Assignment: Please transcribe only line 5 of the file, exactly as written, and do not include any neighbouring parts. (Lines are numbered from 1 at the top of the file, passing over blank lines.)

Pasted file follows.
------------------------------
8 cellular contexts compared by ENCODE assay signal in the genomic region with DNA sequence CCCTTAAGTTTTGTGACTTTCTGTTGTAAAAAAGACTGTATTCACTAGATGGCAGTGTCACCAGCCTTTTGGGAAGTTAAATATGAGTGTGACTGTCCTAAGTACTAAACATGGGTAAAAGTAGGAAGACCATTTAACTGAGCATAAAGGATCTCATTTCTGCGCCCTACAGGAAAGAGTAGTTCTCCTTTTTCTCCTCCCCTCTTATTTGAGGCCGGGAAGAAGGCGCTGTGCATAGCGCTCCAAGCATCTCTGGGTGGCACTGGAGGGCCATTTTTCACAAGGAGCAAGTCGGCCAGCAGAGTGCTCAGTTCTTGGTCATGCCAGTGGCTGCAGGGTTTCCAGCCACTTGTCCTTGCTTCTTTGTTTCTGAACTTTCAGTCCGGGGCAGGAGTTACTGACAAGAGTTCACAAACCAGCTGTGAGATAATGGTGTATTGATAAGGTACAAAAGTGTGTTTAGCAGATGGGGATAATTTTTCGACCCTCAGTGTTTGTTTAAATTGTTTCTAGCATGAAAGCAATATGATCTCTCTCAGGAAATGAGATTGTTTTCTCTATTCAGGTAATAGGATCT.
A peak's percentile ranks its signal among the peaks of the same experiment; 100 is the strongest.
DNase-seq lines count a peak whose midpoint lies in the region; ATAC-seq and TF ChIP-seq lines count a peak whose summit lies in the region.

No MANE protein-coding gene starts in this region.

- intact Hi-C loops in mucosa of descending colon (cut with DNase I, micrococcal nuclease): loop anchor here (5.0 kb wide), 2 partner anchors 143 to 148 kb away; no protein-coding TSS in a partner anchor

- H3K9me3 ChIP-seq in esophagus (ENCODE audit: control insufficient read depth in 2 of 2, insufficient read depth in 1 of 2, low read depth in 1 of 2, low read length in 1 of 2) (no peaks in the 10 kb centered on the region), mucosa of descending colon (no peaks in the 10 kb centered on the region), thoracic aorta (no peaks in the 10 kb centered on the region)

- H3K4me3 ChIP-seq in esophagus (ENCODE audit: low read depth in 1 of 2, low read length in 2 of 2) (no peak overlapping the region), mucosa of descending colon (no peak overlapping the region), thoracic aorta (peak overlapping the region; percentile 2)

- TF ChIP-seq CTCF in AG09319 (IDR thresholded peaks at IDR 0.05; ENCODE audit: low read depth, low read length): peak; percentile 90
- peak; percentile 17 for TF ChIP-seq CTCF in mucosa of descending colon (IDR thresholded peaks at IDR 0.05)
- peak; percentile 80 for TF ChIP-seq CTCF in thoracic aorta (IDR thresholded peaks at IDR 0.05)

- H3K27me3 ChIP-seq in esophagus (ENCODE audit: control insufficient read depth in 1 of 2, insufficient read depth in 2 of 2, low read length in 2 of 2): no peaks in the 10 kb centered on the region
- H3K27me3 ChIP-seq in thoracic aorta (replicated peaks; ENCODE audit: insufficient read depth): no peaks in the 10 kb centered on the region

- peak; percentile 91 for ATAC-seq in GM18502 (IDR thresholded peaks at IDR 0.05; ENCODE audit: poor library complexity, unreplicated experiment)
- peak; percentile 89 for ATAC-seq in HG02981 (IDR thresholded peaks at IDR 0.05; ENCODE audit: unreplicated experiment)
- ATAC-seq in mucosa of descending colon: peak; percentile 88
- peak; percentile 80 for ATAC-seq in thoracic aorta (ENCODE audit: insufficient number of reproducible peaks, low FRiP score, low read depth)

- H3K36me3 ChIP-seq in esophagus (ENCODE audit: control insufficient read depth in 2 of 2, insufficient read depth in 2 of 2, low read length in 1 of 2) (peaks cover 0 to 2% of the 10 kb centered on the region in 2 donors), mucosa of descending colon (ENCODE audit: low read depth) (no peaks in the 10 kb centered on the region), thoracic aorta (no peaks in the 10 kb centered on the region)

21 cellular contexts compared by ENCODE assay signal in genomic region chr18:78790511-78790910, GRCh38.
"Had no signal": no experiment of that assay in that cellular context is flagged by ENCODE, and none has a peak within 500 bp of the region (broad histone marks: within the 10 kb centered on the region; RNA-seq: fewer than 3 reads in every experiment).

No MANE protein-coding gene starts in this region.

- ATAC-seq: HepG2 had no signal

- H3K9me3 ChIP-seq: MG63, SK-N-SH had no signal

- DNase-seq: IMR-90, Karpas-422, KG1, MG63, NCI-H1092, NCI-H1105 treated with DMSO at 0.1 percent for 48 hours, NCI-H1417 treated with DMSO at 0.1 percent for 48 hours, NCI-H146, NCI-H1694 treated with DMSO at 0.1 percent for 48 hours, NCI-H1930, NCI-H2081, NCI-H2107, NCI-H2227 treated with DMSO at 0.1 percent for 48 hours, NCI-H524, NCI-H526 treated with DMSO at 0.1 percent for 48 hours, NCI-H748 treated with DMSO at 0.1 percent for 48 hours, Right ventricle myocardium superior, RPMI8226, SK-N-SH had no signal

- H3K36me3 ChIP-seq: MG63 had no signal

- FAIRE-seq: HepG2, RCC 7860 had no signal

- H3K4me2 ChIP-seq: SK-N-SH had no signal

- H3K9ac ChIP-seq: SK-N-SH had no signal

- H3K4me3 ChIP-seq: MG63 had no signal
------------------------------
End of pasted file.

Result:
- intact Hi-C loops in mucosa of descending colon (cut with DNase I, micrococcal nuclease): loop anchor here (5.0 kb wide), 2 partner anchors 143 to 148 kb away; no protein-coding TSS in a partner anchor